2. The dual wavelength, surface emitting laser of claim 1 wherein said first active layer within said first laser cavity is at the peak of the standing wave corresponding to said first wavelength emitted by said first active layer or an integer multiple of said first wavelength and further wherein said second active layer within said second laser cavity is at the peak of the standing wave corresponding to said second wavelength emitted by said second active layer or an integer multiple of said second wavelength.
3. The dual wavelength, surface emitting laser of claim 1 wherein said first and second active layers have different bandgaps.
4. The dual wavelength, surface emitting laser of claim 1 wherein said first active layer is AlGaAs or GaAs and said second active layer is AlGaInP or GaInP.
5. The dual wavelength, surface emitting laser of claim 1 wherein said first and second wavelengths are separated by at least 50 nanometers.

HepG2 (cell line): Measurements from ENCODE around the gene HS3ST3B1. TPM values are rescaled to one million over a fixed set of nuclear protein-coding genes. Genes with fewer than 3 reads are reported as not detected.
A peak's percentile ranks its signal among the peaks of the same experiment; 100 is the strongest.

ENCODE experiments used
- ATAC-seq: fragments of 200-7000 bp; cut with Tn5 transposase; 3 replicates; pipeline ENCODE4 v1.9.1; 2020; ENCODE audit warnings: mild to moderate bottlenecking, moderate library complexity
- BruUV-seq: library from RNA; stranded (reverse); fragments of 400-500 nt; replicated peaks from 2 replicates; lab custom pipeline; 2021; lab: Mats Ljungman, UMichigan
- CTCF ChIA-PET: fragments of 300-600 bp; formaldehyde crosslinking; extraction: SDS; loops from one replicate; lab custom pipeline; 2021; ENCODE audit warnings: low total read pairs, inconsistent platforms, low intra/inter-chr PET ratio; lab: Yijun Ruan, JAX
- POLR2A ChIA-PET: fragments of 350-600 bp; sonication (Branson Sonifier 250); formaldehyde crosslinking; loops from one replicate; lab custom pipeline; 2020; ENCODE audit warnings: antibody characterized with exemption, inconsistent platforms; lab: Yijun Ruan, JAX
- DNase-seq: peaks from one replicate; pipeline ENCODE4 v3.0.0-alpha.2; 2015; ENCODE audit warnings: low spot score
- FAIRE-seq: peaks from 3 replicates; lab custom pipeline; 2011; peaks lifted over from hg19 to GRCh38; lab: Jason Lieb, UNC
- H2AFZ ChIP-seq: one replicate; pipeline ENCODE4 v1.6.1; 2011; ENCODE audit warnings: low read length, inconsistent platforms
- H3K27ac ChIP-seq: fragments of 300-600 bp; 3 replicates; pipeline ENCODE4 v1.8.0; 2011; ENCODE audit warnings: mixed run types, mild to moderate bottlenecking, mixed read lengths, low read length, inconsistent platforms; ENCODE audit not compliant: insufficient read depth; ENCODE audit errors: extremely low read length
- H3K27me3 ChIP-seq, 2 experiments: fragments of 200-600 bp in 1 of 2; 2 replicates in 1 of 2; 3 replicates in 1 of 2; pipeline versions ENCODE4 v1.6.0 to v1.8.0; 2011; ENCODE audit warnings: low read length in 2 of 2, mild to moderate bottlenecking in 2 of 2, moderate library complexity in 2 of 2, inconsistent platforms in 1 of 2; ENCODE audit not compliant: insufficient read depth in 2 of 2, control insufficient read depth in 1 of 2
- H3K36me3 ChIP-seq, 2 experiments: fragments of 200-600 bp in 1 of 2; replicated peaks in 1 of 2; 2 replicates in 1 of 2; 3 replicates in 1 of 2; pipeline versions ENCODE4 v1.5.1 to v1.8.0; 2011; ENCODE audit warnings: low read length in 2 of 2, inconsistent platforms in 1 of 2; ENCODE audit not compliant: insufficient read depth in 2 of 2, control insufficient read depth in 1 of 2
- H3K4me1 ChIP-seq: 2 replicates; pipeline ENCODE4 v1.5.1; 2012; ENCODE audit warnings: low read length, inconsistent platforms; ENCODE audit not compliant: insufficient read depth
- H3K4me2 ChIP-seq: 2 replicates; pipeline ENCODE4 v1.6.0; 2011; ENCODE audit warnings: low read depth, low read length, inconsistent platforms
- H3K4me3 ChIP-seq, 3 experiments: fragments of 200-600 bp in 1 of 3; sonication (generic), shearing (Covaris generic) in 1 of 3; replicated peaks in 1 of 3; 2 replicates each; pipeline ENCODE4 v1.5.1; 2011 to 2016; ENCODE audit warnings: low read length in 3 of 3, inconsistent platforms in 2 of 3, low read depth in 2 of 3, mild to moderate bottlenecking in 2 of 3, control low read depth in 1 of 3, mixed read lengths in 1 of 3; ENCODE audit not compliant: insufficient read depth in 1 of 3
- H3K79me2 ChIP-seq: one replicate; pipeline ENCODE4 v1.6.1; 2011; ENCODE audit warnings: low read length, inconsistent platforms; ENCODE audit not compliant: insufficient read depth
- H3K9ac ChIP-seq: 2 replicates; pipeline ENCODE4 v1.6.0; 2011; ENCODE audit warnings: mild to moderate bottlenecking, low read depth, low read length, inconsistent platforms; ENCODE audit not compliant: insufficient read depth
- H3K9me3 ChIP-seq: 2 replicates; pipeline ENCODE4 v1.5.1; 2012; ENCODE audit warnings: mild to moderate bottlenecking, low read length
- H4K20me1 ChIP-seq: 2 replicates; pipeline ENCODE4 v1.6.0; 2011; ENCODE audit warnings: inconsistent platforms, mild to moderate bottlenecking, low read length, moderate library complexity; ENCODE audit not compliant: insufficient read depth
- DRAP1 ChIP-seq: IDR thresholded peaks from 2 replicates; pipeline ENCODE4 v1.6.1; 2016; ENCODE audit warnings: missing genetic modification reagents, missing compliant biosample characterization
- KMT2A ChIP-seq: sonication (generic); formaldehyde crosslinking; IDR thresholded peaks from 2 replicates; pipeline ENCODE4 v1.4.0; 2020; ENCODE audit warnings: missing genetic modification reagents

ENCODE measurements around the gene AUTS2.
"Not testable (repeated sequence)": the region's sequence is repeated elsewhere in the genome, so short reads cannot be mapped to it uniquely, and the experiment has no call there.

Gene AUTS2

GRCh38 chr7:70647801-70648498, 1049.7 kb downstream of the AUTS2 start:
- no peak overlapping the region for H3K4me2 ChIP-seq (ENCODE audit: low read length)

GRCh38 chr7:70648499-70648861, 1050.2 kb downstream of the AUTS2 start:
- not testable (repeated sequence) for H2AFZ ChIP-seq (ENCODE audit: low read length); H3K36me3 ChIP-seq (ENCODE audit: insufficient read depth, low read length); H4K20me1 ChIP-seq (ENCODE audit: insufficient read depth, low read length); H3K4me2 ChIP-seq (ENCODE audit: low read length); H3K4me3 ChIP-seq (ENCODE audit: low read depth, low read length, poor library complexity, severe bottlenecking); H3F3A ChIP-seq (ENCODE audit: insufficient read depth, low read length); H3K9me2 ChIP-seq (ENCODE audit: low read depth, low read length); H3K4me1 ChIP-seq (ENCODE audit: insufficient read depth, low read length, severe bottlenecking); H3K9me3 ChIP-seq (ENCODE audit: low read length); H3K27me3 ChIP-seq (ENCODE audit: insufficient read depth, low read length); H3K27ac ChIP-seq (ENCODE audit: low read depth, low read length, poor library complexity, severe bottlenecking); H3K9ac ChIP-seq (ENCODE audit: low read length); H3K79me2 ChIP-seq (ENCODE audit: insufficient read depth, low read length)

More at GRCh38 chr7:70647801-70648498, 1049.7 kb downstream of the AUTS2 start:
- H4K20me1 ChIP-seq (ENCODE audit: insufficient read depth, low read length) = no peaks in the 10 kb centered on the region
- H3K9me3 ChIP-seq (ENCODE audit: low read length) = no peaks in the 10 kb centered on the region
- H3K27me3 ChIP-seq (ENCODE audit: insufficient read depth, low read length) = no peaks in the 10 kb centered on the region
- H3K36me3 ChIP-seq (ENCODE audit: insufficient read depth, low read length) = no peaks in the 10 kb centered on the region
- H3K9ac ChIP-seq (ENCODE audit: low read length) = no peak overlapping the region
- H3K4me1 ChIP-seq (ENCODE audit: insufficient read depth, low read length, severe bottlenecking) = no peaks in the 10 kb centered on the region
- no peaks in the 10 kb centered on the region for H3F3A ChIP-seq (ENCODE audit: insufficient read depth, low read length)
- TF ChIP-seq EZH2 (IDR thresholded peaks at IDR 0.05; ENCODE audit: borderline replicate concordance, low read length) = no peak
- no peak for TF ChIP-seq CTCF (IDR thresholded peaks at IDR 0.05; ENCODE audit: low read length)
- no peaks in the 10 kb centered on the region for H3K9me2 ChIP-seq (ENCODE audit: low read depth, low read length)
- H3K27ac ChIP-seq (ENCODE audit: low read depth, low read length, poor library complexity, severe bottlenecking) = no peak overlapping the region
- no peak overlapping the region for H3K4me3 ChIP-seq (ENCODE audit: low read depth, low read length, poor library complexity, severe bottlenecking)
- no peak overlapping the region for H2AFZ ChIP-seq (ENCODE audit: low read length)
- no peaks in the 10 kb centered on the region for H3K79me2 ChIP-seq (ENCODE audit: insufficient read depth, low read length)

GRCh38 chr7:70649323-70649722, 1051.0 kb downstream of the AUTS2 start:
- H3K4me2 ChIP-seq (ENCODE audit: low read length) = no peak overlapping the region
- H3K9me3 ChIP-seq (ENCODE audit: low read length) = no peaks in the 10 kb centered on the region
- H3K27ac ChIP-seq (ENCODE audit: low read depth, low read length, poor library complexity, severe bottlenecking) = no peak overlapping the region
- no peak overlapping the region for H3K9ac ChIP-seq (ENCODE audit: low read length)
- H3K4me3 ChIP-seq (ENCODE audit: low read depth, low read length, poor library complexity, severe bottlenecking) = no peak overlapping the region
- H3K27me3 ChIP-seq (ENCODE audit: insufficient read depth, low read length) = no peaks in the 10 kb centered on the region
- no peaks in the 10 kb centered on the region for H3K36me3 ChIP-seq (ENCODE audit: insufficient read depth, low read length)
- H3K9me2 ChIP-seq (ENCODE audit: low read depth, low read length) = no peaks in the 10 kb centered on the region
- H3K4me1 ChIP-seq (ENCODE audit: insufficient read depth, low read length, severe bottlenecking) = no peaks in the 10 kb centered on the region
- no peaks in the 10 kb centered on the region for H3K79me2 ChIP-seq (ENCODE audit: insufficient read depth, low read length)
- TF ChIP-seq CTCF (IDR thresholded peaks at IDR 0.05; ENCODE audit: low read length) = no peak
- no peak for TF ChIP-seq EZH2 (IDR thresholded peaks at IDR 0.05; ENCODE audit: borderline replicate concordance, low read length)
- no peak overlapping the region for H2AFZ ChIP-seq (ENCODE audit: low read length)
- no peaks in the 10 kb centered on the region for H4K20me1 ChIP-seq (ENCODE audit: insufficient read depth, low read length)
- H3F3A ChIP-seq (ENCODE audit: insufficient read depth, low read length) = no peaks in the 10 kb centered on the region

6. The dual wavelength, surface emitting laser of claim 1 further comprising a phase matching semiconductor layer in said second laser cavity.
7. A dual wavelength, surface emitting laser comprising
a monolithic semiconductor structure having a first laser cavity with a first active layer for emitting light of a first wavelength; and a second laser cavity with said first active layer and a second active layer for emitting light of a second wavelength, said second wavelength being longer than said first wavelength,
a first and second broad bandwidth distributed Bragg reflectors in said semiconductor structure, said first and second broad bandwidth distributed Bragg reflectors reflecting light of said first and second wavelengths,
electrodes for passing current through said first and second laser cavities in said semiconductor structure wherein a first electrode thereby causes light emission from said first laser cavity at said first wavelength from said first active layer through said second broad bandwidth distributed Bragg reflector and a second electrode thereby causes light emission from said second laser cavity at said second wavelength from said second active layer through said second broad bandwidth distributed Bragg reflector.